April Rêve Revolve: Portland Empowered Youth Engagement Partners
This Friday (April 27th) at 5:30, Meg C. will lead a ride that will be the first in our new monthly series, Rêve Revolve. This month, we spotlight Portland Empowered’s Youth Engagement Partners, a youth-led education reform group that includes members from all three Portland public high schools—Casco Bay, Deering, and Portland High Schools. Last Spring, Meg got involved with the program through one of her professors at USM who hand-selected her to take on an internship with the program. Her responsibilities ranged widely, from working with the adult allies to help facilitate and organize the student led meetings to building their website with the program staff to bringing the all-important snacks. However, through it all, she has been endlessly impressed by the work that the organization does to support Portland’s high school students to lift their voices for positive change. She wrapped up her internship this spring, but wanted to find a way to give back to the program, which had taught her so much and where she’d seen such important work being done over the last year.
In the spirit of the program and its focus on youth voice, we sat down with two of the Youth Lead Organizers who have been involved with the program for the last 3 years: Tasha, a senior at Portland High School, and Bilan, a junior at Deering High School. They reflected on their experiences with the program, the types of work that they’ve been able to accomplish, and how the funds raised by our amazing Rêve community may be used to help support their work.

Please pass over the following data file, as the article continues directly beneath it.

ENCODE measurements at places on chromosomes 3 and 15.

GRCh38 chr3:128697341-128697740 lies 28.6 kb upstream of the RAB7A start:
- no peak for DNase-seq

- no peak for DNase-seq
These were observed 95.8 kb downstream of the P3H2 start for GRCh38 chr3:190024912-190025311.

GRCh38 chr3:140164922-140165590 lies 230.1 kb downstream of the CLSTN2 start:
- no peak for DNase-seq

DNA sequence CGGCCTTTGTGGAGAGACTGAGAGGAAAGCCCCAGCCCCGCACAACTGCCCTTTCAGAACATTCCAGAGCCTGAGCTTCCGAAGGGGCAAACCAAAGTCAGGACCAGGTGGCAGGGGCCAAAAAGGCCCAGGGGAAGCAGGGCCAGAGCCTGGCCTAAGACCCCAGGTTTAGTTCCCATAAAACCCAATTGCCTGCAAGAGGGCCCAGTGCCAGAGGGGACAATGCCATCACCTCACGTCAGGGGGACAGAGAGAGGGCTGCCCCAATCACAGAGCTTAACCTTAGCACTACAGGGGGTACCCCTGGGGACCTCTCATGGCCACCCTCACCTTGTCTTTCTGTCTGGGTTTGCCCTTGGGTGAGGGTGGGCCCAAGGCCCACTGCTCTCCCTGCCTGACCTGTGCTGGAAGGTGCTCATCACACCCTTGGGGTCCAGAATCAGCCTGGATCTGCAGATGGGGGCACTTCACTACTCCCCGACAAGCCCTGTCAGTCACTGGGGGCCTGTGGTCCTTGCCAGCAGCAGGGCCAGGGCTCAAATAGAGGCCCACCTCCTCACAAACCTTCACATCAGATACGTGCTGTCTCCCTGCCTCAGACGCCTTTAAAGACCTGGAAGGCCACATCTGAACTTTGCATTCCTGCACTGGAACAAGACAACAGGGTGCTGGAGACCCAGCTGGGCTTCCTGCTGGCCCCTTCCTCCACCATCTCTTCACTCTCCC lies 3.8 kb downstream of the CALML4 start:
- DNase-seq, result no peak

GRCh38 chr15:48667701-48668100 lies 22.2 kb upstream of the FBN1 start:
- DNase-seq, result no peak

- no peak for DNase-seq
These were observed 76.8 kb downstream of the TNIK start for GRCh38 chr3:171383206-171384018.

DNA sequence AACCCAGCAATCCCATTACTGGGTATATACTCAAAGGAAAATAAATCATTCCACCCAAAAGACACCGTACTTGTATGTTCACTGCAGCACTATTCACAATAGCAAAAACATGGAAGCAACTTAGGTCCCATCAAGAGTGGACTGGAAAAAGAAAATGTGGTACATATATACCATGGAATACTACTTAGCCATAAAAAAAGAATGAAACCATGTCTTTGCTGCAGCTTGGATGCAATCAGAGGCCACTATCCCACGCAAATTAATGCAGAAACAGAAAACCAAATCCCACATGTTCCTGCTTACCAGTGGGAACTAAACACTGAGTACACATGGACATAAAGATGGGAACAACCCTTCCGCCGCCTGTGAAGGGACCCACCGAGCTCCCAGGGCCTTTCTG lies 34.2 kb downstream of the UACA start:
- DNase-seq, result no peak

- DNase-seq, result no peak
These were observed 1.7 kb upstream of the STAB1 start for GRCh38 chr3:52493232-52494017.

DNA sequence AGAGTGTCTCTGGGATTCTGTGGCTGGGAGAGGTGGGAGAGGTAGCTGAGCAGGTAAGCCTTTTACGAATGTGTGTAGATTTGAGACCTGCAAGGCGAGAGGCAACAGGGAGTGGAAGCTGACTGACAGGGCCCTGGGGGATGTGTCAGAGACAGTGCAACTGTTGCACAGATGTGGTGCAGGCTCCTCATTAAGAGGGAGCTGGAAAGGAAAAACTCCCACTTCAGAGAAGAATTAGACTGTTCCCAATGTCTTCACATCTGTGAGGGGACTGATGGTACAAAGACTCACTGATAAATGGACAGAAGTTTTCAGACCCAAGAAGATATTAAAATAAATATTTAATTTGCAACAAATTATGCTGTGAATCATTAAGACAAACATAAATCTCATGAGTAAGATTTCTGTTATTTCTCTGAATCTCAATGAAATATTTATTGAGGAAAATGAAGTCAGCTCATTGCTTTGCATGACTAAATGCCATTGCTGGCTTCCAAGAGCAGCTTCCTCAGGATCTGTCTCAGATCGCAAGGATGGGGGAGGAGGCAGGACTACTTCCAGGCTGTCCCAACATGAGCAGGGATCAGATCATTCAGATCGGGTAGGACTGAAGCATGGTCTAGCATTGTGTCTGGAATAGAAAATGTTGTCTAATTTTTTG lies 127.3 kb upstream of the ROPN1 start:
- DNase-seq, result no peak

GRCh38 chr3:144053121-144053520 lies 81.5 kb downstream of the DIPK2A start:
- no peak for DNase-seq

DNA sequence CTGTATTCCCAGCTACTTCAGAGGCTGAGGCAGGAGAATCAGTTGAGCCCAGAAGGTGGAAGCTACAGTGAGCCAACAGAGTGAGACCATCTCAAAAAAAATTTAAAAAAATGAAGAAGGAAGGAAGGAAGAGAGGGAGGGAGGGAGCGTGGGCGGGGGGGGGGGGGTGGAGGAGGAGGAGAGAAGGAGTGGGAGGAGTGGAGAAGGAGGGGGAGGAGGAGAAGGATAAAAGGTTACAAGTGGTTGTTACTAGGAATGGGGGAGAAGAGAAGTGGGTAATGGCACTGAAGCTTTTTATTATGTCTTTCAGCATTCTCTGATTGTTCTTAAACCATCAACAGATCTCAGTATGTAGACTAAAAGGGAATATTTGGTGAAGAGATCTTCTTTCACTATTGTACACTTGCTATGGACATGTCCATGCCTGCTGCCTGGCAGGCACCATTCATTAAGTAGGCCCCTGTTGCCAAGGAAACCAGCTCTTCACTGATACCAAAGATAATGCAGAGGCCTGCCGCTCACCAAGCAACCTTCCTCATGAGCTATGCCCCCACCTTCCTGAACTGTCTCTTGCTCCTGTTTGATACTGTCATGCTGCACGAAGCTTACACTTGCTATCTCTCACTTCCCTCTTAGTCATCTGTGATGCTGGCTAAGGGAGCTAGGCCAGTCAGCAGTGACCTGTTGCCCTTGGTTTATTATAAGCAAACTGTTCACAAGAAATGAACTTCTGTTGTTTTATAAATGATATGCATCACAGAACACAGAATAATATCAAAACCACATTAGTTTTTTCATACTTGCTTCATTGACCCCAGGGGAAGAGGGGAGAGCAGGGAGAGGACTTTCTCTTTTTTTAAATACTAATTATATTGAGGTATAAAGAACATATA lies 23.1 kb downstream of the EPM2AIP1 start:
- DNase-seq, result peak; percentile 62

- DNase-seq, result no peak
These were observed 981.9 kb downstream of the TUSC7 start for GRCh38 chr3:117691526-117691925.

The participating youth of approximately 20 students, who called themselves YEPs, have created an organizing structure where they take the driver’s seat in all of the major decision-making and work of the program, while “adult allies” and interns, such as Meg, provide support to help to amplify their message and offer ongoing support to ensure that they have the resources required to turn their plans into a reality. Tasha reflected on her time with the program, saying, “YEP is very open. It’s made me realize that this work is a good fit for me because I see it in my school, whether it be big issues like discrimination, or just how youth just don’t really have a voice in the school.” Similarly, Bilan said, “It’s a safe space for me to talk about...my school. When I was initially involved in the program, I was coming from middle school and I was getting adjusted to the high school experience. I was able to talk about what I wanted to change and actually make a difference because there are other peers who feel like I do. So together we have a lot more power than the individual.” The program has not only united them across the Portland Public School district, but also given them the structure to tackle problems that are essential to creating school environments that will support their success.